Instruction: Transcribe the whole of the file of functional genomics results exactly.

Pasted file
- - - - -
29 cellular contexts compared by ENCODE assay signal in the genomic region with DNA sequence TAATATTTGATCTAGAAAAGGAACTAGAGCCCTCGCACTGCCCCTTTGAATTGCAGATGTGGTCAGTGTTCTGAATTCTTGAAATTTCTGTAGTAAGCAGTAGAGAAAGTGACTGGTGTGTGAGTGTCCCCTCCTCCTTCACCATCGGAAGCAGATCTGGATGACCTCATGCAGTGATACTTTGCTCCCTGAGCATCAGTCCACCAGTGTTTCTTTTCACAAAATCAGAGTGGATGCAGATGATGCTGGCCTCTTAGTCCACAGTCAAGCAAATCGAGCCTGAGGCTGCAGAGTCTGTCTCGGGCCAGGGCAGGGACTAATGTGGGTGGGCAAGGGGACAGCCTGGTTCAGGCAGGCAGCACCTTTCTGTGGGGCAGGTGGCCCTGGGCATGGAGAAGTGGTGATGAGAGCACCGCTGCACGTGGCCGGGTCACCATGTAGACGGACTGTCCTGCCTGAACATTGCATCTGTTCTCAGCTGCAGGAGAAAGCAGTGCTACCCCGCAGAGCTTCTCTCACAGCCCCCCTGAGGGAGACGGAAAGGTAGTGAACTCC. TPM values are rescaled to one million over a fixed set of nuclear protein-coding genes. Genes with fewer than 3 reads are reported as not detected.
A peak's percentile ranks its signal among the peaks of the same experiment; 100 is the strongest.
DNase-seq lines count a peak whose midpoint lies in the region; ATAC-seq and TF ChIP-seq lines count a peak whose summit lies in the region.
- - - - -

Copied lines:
29 cellular contexts compared by ENCODE assay signal in the genomic region with DNA sequence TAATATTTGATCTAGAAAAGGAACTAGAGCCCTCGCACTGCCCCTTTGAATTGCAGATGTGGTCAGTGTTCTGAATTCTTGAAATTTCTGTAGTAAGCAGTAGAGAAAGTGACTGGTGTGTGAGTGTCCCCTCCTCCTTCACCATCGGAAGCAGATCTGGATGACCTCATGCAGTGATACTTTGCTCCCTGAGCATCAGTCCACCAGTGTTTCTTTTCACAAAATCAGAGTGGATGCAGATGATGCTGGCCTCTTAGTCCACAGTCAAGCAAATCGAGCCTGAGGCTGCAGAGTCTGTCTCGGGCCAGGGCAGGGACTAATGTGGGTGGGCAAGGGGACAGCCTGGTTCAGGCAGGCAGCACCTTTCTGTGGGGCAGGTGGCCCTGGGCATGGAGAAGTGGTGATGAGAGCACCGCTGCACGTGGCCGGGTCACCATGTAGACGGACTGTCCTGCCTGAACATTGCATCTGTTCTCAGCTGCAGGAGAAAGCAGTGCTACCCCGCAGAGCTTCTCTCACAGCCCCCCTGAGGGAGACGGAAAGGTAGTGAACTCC. TPM values are rescaled to one million over a fixed set of nuclear protein-coding genes. Genes with fewer than 3 reads are reported as not detected.
A peak's percentile ranks its signal among the peaks of the same experiment; 100 is the strongest.
DNase-seq lines count a peak whose midpoint lies in the region; ATAC-seq and TF ChIP-seq lines count a peak whose summit lies in the region.